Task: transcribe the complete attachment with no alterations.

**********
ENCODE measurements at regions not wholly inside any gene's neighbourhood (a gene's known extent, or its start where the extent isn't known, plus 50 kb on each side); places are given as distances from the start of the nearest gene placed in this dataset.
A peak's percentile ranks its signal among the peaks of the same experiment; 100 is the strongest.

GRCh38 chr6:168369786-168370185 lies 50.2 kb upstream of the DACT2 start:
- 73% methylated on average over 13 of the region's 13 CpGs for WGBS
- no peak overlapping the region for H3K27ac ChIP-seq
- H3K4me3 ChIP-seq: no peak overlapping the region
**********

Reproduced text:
ENCODE measurements at regions not wholly inside any gene's neighbourhood (a gene's known extent, or its start where the extent isn't known, plus 50 kb on each side); places are given as distances from the start of the nearest gene placed in this dataset.
A peak's percentile ranks its signal among the peaks of the same experiment; 100 is the strongest.

GRCh38 chr6:168369786-168370185 lies 50.2 kb upstream of the DACT2 start:
- 73% methylated on average over 13 of the region's 13 CpGs for WGBS
- no peak overlapping the region for H3K27ac ChIP-seq
- H3K4me3 ChIP-seq: no peak overlapping the region